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Mental health days are the new sick days for students — and schools are OK with it

Mental health days are a response to the mental health crisis in children and teens, and experts say the benefits are worth the risks.
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Twelve states now allow students to take "mental health days" as excused absences, and experts say it's a huge step forward.

When Lori Riddle was in high school, she testified before Oregon’s state legislature in support of a bill that allowed excused absences to cover mental health. It worked: Oregon is one of handful of states that allow students to take time off for their mental health.

“I was going through my own mental health struggles and I knew that testifying for mental health days and being vulnerable was opening myself and my struggles to criticism,” Riddle, now 21 and a college student who lives outside Portland, told TODAY Parents via email. “ I think it’s important to take care of yourself.”

Since Riddle’s testimony, more states have approved excused absences for mental heath for school-aged children and teens. According to VeryWell Mind, states that have mental health absences include:

  1. Washington
  2. California
  3. Illinois
  4. Maine
  5. Virginia
  6. Colorado
  7. Oregon
  8. Connecticut
  9. Arizona
  10. Nevada
  11. Utah
  12. Kentucky

Could mental health absences be abused?

Some adults worry that "mental health day" policies could be abused. The experts said they don’t think that’s too likely.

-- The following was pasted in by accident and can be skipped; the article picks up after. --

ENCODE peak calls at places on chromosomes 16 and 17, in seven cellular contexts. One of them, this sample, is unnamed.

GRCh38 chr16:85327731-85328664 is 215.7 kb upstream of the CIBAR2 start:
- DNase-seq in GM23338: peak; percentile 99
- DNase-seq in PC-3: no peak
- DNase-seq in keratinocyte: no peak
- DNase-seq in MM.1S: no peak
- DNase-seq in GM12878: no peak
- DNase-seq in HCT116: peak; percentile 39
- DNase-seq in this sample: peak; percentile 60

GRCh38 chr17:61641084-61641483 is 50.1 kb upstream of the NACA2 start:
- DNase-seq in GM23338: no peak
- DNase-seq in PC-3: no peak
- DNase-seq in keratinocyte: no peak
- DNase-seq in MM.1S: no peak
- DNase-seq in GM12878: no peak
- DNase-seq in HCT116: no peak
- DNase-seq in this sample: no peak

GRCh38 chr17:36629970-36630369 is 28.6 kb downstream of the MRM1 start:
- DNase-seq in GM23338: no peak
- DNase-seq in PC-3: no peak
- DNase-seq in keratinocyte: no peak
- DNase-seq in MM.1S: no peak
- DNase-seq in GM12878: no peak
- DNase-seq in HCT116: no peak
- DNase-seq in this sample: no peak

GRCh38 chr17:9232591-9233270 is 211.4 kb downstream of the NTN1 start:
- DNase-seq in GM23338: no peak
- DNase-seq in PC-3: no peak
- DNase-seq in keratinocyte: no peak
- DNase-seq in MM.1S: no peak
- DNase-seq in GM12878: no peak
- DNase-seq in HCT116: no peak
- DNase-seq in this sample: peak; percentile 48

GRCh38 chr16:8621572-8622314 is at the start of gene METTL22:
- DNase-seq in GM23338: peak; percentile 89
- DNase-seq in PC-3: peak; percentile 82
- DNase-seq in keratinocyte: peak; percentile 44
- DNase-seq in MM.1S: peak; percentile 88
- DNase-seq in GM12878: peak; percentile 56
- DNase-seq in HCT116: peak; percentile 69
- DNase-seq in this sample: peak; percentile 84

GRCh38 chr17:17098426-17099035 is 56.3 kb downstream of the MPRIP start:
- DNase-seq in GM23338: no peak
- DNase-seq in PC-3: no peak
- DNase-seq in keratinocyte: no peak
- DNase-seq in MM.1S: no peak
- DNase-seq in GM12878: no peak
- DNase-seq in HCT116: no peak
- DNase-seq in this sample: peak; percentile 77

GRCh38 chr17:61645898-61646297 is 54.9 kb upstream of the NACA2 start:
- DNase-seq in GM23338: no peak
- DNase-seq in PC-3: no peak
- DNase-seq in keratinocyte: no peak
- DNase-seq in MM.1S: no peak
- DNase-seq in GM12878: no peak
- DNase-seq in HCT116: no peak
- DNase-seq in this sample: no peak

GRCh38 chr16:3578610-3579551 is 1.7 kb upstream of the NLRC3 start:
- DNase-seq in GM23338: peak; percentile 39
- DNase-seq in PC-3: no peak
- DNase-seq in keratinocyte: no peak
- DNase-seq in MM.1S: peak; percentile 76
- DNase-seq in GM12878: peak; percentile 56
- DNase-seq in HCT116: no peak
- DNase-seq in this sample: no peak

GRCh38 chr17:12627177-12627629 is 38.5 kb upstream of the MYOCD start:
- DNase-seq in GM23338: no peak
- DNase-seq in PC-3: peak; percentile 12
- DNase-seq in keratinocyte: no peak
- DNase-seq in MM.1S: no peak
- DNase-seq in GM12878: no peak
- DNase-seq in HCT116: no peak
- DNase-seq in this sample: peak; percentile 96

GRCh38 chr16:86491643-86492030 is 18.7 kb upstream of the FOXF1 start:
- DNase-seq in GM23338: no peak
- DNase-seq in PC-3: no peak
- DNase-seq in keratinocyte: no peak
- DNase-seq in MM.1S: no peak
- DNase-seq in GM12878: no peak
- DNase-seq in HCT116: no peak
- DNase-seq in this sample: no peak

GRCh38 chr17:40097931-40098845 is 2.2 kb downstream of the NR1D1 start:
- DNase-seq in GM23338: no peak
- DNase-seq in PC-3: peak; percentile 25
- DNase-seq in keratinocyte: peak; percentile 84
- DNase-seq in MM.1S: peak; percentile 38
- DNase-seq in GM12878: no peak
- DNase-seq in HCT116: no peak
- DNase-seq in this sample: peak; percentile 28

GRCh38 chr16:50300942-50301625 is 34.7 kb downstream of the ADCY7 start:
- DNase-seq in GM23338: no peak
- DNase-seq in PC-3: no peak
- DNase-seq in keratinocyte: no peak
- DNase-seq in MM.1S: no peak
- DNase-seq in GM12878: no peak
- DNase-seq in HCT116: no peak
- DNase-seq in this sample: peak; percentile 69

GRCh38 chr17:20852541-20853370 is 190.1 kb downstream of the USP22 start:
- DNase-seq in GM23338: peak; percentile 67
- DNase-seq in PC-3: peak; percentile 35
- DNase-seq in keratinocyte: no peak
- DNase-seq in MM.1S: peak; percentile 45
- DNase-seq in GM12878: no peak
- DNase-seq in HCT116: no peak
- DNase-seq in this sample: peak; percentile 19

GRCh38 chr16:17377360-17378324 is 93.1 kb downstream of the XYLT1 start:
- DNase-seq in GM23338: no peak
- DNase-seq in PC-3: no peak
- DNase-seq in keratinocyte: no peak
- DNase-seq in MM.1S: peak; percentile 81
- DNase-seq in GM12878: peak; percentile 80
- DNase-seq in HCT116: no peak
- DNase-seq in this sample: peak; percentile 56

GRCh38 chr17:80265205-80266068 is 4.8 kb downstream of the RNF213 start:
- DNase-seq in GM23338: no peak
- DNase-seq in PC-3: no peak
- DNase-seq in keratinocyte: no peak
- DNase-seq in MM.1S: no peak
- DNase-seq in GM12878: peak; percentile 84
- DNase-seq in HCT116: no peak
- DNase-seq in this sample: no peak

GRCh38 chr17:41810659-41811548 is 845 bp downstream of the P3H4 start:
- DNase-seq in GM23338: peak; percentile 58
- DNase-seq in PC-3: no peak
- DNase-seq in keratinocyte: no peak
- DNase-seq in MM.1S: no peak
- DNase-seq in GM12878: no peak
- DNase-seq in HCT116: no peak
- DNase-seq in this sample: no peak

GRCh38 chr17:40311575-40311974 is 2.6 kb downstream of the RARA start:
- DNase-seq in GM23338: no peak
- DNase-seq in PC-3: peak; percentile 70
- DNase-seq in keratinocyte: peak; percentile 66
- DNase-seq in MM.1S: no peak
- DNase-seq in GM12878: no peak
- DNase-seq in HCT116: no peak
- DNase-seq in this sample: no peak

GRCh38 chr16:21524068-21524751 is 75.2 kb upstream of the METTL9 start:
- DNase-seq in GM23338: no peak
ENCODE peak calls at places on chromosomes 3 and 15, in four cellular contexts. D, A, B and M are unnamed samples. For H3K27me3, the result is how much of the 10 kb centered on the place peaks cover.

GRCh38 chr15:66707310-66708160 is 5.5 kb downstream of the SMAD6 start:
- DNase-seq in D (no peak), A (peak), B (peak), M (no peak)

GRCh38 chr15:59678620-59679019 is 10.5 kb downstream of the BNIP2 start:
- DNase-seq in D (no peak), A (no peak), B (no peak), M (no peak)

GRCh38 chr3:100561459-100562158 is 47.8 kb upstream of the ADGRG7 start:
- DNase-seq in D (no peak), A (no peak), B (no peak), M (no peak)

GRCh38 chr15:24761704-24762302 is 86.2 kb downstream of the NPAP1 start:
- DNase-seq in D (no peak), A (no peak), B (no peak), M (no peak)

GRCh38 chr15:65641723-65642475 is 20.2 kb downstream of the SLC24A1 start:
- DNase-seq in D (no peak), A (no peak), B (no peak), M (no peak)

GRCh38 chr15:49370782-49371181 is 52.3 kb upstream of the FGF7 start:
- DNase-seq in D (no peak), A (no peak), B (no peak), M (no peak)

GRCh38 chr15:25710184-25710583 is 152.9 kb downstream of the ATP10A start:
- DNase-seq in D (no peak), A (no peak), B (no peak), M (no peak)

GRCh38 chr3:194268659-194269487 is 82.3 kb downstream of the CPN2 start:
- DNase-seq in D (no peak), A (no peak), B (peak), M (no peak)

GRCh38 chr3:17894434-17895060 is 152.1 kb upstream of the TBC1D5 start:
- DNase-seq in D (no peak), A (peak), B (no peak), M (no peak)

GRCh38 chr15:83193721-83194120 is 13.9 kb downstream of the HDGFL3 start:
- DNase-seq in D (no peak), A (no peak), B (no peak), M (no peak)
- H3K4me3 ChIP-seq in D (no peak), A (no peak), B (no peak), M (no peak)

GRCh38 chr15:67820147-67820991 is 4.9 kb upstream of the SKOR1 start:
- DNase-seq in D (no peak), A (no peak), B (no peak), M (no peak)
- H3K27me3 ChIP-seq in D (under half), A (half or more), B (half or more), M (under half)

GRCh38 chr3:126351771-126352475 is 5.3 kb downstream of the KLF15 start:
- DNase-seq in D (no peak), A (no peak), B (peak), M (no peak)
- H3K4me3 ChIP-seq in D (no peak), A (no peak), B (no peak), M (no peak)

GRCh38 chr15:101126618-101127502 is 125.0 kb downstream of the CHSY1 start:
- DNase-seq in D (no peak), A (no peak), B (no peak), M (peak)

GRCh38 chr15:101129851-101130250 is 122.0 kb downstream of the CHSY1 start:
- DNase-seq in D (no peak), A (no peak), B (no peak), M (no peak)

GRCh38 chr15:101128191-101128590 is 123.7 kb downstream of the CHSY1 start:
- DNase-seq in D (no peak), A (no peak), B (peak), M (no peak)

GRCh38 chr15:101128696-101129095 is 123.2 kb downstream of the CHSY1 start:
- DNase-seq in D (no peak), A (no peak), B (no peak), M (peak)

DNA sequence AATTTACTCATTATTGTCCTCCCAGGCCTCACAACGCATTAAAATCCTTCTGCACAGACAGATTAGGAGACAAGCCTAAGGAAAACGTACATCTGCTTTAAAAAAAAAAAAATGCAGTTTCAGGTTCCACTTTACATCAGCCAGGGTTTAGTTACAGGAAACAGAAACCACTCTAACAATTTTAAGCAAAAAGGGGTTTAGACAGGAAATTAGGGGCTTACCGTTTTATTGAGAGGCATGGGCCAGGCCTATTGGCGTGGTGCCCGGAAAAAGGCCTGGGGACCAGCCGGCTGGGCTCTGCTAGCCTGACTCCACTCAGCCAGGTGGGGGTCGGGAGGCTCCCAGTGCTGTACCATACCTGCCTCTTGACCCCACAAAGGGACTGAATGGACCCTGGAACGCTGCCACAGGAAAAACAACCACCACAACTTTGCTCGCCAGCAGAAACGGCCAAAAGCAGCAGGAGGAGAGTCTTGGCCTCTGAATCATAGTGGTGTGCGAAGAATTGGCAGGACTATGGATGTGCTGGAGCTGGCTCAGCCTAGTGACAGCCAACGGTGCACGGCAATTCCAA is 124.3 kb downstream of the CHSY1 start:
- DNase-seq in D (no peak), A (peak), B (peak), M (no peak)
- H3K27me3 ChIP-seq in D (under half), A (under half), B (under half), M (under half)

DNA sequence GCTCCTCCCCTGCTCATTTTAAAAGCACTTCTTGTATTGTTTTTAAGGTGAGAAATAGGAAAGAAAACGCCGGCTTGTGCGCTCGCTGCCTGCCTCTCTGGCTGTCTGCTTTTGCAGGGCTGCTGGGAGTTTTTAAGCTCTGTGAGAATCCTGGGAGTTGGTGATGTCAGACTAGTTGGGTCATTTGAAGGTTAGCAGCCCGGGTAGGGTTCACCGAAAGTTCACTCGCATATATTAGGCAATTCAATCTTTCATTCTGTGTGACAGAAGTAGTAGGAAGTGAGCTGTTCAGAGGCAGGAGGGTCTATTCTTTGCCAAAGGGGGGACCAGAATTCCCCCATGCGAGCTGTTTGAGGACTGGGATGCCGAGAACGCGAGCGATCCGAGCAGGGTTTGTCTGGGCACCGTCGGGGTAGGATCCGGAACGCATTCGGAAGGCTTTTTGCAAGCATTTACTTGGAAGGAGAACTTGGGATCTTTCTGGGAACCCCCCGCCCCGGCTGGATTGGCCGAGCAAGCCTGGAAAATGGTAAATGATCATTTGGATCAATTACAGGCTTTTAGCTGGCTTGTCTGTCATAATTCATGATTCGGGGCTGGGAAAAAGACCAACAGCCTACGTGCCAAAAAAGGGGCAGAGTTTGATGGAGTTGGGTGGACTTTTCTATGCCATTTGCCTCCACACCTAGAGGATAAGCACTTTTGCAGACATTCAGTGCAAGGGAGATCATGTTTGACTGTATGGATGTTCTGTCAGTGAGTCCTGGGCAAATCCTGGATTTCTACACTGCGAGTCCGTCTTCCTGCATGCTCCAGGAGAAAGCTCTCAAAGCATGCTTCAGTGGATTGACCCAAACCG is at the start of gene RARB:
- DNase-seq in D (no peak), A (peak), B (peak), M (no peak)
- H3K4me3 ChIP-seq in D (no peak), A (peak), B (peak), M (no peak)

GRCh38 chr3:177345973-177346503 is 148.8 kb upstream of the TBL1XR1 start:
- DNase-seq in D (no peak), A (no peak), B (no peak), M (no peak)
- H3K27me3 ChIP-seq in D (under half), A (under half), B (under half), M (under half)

“What is helpful about the way in which mental health days are being rolled out in some states is that there’s a certain number of days that is allocated to take off,” Dr. Christine M. Crawford, the associate medical director at the National Alliance on Mental Illness, told TODAY Parents. “If schools see a pattern in which the student exceeds the allotted number of mental health days that really signals to the school that perhaps a student requires more mental health support.”

Some students might take advantage of these days, much like they might try to put a thermometer under a light to feign a fever. Dr. Deborah Gilboa said that doesn’t mean states or school districts should shy away from the policies.

“We’re afraid, understandably, of giving children easy opportunities for poor behavior,” she told TODAY Parents. “But put that against the potential good that mental health days could do for children as kids and once they become adults, and it’s worth the risk.”

“The whole purpose of mental health days is to recognize ... mental health conditions can interfere with a young person’s ability to be fully present in school.”

Dr. Christine M. Crawford

About one in five children experience an episode of major depression during their teen years, the Centers for Disease Control and Prevention reports, and children’s mental health during the COVID-19 pandemic only worsened. According to the CDC, in 2020 children requiring emergency mental health services increased by 24% for those aged 5 to 11 and 31% for children aged 12 to 17, compared to the prior year. It’s become so dire that the U.S. Surgeon General issued an advisory warning about kids’ mental health.

“Even before the pandemic, an alarming number of young people struggled with feelings of helplessness, depression, and thoughts of suicide — and rates have increased over the past decade.” said Surgeon General Vivek Murthy. “The COVID-19 pandemic further altered their experiences at home, school, and in the community, and the effect on their mental health has been devastating.”

Mental health days are one way states are responding to this crisis, Crawford said.